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22 Mar, 2024 15:59

Olympic legend tells Russians to participate in Paris games

Qualifying athletes should compete, regardless of the discriminatory policies against them, Aleksandr Karelin says
Olympic legend tells Russians to participate in Paris games

Russian competitors who have qualified for the Paris 2024 Olympics should take part in the games despite all the pressure on them and the organizers’ hostile policies, Greco-Roman wrestling legend Aleksandr Karelin believes.

Speaking to reporters on Thursday, the three-time Olympic champion – now a senator in the upper house of Russia’s parliament – said the athletes should only boycott the event if the International Olympic Committee (IOC) goes even further with its restrictions.

“I am convinced that those Russian athletes who have gone through series of discriminatory, tendentious, unacceptable demands, have won Olympic licenses, should participate in the Olympic Games in Paris, unless this comes with demands to renounce citizenship, our state, our victorious history, and is not accompanied by other requirements, devoid of common sense and violating ethical standards,” Karelin stated.

Athletes should head to Paris with the “will to win” and demonstrate their “best qualities,” the former champion added.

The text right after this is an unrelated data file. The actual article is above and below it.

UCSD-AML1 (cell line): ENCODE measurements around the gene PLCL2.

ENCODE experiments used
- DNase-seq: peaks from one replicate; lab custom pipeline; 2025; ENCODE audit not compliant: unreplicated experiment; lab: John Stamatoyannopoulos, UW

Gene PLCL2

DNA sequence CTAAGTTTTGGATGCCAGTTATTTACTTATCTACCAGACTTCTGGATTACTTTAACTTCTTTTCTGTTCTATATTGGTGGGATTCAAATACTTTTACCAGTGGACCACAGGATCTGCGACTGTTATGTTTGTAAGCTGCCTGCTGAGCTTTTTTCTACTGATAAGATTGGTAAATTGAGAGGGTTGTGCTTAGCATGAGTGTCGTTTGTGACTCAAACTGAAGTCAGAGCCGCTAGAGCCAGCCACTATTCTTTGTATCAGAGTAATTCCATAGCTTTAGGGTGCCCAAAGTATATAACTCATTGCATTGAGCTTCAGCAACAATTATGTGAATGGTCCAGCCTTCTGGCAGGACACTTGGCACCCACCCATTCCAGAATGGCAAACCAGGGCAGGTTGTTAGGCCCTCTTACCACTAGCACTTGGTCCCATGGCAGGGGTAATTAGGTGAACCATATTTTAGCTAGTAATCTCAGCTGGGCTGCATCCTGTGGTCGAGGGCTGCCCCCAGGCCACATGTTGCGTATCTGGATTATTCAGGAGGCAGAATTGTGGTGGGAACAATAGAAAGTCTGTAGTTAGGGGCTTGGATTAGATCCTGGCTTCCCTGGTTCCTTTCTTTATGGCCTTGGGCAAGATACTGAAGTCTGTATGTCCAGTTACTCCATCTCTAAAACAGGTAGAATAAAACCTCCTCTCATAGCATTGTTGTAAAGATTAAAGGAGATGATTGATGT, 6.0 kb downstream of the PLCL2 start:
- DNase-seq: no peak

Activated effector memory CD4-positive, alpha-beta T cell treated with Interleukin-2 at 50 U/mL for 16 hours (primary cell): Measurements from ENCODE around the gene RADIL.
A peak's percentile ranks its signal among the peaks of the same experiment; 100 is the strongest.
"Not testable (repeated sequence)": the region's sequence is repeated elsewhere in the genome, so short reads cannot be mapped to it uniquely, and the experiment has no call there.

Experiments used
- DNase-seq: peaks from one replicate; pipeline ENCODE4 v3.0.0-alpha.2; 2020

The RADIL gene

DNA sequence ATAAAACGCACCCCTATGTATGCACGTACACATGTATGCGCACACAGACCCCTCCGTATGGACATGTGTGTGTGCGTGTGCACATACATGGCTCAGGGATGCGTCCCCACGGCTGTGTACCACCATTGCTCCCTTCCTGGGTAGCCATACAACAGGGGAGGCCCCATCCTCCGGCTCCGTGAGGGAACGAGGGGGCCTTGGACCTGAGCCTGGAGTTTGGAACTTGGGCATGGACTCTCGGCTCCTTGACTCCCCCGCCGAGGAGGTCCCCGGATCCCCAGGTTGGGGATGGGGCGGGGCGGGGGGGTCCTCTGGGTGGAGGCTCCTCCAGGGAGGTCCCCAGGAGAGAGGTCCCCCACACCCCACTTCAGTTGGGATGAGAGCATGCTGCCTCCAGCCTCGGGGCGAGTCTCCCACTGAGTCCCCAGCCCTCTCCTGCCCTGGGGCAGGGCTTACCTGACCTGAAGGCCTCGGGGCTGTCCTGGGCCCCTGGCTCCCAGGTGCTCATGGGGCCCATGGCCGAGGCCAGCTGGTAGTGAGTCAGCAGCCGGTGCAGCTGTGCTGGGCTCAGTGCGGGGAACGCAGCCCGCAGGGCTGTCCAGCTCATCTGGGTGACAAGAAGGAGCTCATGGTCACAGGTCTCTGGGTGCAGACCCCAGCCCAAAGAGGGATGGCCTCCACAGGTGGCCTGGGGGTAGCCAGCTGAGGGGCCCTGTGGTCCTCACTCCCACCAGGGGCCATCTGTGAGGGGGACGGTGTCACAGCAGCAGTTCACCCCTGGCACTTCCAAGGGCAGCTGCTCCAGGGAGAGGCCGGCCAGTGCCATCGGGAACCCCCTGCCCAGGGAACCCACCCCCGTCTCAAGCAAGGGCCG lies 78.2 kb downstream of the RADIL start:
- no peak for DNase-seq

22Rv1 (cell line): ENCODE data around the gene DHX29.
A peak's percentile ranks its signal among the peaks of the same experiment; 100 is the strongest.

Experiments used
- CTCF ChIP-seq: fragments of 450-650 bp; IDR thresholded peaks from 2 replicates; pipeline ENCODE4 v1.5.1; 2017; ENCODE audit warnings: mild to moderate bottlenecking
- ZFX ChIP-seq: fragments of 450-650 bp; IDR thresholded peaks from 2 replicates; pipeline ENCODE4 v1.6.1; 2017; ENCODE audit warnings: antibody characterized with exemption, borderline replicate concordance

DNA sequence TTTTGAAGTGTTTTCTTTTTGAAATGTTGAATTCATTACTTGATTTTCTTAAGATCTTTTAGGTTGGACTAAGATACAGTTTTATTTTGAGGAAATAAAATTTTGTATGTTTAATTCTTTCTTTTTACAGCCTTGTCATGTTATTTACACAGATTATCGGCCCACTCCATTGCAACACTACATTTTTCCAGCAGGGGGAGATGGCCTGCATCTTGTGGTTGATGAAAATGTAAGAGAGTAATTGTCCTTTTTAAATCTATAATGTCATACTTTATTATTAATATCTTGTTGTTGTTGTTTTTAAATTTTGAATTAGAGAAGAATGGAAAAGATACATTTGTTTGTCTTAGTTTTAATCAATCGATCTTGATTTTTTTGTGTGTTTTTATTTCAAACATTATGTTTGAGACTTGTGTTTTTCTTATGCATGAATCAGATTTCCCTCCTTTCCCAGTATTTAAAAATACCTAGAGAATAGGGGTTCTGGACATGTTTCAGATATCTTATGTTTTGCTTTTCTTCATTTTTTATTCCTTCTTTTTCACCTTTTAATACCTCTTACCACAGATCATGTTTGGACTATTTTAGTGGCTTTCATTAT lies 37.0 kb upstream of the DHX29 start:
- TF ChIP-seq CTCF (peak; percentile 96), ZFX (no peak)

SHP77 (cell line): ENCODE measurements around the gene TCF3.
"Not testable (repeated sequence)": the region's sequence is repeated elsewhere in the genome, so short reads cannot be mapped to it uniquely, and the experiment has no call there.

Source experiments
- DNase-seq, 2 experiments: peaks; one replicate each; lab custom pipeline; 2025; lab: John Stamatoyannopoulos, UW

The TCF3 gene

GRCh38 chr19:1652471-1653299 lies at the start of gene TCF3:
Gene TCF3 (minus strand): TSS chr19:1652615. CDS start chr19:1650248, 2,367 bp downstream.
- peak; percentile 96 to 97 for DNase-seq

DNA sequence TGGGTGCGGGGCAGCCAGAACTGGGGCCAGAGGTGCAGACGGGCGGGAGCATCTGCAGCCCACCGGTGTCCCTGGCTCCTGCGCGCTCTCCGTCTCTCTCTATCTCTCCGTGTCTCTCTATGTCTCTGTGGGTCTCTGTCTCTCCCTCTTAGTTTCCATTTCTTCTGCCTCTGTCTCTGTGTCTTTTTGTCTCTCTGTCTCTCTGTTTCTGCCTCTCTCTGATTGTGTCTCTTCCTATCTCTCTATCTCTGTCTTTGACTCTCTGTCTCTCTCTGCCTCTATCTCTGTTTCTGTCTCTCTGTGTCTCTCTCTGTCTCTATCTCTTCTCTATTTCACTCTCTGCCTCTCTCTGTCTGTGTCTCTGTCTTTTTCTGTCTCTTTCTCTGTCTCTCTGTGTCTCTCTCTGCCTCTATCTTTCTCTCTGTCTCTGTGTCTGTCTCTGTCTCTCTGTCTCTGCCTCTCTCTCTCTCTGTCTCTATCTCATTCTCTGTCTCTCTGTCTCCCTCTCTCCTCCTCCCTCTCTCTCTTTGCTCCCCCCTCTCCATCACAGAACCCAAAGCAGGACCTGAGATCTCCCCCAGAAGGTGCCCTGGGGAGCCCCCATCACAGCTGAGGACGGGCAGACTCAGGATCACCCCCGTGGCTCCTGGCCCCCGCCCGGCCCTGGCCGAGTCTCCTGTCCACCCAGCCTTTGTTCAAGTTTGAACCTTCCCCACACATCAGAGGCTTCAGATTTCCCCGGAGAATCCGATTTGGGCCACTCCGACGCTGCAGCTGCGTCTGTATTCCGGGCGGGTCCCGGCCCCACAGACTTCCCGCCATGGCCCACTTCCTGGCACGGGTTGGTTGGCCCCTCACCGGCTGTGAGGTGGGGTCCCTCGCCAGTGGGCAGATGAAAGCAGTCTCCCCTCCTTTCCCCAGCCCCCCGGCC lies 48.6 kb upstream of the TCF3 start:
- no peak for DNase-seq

For more than a decade the IOC has imposed tough requirements on Russia over doping allegations, banning its national anthem and flag at previous games. The situation has deteriorated further since the start of the Russia-Ukraine conflict.

This week, the IOC announced that the maximum number of Russians who can qualify for the Paris Games this summer is 55, while Moscow’s closest ally, Belarus, is restricted to just 28. The IOC noted that the teams are unlikely to actually meet the quota, with some 36 Russian and 22 Belarusian athletes expected to make it to the games.

The competitors are allowed to participate as neutrals in individual sports, with both countries barred from team sports altogether.

Any athletes who have publicly supported the military operation against Ukraine, or who have links to the Russian military or state security agencies, are barred from the Olympics.

Athletes from all countries are required to meet anti-doping criteria and sign the so-called Conditions of Participation for Paris, which oblige them to respect the Olympic Charter, including “the peace mission of the Olympic Movement.”

The IOC requirements have been condemned by Moscow, with Kremlin spokesman Dmitry Peskov stating that the governing body “destroys Olympic ideals and discriminates against the interests of Olympians” with its polices. The restrictions imposed on Russian and Belarusian athletes are “absolutely contrary to the entire ideology of the Olympic movement,” he stressed.